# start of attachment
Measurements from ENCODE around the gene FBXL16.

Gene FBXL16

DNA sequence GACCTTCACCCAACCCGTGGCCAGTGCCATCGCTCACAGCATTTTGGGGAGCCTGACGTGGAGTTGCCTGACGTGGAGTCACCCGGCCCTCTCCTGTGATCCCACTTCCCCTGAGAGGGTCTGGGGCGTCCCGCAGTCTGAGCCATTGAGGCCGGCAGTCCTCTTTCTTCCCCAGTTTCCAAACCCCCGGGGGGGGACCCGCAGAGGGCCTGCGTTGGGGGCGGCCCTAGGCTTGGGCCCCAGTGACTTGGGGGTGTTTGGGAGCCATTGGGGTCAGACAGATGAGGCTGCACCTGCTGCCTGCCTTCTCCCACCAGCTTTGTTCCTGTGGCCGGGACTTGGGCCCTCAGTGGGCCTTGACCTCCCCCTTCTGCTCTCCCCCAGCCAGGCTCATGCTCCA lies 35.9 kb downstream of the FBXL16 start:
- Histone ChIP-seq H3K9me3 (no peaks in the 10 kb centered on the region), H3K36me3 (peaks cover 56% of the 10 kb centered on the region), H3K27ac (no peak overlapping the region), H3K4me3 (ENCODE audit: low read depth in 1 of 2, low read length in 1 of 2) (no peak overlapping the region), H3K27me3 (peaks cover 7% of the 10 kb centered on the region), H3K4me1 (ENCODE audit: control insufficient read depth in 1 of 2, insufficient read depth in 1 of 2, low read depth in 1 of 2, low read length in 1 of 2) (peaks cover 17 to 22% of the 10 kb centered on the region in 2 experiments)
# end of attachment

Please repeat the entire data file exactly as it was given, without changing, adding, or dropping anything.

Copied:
Measurements from ENCODE around the gene FBXL16.

Gene FBXL16

DNA sequence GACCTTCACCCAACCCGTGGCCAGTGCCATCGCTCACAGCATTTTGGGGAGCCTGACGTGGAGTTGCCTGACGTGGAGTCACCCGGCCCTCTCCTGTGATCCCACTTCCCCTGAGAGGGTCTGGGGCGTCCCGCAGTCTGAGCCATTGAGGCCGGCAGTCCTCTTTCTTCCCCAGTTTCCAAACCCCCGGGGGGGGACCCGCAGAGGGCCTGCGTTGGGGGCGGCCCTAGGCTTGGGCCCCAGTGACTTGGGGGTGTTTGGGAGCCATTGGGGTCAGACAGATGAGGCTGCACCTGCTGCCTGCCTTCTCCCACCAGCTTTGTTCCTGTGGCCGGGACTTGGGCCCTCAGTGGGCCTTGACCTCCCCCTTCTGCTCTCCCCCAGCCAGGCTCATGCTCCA lies 35.9 kb downstream of the FBXL16 start:
- Histone ChIP-seq H3K9me3 (no peaks in the 10 kb centered on the region), H3K36me3 (peaks cover 56% of the 10 kb centered on the region), H3K27ac (no peak overlapping the region), H3K4me3 (ENCODE audit: low read depth in 1 of 2, low read length in 1 of 2) (no peak overlapping the region), H3K27me3 (peaks cover 7% of the 10 kb centered on the region), H3K4me1 (ENCODE audit: control insufficient read depth in 1 of 2, insufficient read depth in 1 of 2, low read depth in 1 of 2, low read length in 1 of 2) (peaks cover 17 to 22% of the 10 kb centered on the region in 2 experiments)